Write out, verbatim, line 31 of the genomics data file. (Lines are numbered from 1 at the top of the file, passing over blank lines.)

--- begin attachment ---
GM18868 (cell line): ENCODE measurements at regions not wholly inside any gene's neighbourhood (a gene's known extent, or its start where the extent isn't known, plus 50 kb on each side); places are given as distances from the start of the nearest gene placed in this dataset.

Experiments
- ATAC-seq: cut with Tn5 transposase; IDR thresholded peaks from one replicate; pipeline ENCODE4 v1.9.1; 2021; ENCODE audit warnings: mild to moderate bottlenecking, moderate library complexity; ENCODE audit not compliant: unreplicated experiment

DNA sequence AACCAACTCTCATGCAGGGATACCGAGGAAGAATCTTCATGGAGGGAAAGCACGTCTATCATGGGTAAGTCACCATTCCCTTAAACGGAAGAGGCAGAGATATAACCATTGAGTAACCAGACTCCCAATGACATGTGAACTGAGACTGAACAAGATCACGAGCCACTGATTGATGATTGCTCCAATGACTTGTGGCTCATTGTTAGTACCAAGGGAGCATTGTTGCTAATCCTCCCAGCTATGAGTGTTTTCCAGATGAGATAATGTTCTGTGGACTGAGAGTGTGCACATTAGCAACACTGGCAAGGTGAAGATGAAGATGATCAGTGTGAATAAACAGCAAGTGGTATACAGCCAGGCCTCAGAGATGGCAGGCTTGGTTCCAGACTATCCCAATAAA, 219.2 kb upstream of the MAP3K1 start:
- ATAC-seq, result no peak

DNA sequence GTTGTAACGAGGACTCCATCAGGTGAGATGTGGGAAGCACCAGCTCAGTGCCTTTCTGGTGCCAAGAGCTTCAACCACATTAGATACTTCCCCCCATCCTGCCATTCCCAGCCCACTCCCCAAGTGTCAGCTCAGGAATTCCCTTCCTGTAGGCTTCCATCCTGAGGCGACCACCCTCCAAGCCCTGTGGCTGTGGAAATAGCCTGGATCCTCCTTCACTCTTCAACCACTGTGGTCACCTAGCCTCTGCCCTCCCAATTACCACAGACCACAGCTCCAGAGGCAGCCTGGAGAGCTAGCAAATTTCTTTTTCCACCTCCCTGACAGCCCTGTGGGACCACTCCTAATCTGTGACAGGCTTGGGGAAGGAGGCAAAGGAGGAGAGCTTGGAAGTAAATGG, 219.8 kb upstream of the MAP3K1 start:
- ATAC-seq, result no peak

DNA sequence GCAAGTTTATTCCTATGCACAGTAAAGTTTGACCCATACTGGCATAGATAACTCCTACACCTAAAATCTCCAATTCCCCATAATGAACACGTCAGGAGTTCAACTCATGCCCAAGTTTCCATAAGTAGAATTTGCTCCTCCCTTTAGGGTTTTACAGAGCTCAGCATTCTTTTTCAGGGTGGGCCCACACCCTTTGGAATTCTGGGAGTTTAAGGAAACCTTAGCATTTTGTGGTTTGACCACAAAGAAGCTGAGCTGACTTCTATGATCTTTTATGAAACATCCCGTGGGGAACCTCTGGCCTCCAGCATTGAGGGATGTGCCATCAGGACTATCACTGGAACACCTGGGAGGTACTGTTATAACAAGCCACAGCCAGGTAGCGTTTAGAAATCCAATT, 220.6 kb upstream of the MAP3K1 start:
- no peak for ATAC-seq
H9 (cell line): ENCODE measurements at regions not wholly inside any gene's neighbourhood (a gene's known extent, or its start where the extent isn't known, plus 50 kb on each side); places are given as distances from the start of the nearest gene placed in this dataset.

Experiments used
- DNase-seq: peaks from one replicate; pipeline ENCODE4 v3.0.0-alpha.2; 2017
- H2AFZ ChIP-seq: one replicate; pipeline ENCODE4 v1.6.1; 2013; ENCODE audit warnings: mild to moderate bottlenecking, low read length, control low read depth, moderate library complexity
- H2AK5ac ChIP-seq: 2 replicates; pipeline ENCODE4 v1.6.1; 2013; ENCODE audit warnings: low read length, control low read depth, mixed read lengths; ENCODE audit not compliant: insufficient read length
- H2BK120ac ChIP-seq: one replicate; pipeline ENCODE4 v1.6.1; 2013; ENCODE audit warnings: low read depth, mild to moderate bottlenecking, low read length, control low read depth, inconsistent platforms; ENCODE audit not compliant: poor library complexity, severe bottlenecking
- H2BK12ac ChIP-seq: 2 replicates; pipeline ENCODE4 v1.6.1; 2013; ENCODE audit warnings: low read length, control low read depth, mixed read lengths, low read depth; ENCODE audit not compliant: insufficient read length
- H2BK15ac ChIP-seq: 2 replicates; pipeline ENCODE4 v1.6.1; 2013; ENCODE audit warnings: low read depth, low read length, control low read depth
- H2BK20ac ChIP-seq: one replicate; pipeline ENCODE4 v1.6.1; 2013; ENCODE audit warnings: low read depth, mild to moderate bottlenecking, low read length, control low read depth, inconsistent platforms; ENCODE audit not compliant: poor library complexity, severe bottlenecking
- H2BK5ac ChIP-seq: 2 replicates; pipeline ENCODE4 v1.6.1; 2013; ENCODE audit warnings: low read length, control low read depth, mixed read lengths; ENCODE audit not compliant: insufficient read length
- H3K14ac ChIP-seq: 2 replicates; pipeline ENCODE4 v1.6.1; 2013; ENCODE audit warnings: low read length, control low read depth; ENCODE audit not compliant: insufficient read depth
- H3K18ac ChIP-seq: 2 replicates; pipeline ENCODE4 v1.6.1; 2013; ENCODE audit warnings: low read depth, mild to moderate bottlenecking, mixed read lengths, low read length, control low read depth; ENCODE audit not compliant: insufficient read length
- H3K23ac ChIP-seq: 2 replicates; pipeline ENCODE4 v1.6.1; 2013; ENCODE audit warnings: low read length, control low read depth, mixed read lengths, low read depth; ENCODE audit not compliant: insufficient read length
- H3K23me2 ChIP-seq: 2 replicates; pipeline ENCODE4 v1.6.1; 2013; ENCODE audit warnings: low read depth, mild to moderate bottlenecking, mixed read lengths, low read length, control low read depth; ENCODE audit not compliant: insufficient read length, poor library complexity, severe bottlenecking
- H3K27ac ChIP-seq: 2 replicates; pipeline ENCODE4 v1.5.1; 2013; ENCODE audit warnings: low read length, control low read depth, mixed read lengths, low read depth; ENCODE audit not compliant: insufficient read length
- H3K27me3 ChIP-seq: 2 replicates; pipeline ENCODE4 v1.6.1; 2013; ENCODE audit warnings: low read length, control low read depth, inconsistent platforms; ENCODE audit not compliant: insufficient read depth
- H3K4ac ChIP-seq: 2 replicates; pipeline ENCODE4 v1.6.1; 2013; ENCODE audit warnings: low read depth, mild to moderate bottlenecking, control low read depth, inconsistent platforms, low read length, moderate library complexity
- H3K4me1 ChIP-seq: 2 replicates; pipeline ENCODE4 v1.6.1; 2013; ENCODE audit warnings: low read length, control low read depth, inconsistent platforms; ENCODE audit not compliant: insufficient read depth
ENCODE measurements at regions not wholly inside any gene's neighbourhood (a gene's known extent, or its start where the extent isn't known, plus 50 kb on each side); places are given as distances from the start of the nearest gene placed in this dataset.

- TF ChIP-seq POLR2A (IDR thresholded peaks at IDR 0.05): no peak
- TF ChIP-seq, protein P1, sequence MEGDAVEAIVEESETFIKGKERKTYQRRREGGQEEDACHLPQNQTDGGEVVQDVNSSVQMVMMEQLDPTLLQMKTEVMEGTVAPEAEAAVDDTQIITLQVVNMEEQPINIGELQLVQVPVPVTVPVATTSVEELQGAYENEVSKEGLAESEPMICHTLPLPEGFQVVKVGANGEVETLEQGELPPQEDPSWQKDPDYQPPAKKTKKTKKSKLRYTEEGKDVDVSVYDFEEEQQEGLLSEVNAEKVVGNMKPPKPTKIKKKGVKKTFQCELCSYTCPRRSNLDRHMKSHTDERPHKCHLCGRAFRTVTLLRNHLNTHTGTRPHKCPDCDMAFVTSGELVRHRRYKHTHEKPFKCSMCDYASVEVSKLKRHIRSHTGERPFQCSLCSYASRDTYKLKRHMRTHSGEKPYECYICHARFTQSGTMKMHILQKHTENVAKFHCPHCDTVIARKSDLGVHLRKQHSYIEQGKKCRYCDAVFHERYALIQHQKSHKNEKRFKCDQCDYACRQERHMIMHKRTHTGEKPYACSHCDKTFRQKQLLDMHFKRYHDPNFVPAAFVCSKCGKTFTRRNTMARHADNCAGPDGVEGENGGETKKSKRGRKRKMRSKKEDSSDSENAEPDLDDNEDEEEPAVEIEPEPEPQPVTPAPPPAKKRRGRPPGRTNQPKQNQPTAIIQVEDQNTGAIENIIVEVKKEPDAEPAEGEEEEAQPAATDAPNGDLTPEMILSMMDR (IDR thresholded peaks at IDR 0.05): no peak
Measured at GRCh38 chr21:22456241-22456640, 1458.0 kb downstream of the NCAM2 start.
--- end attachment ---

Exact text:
Measured at GRCh38 chr21:22456241-22456640, 1458.0 kb downstream of the NCAM2 start.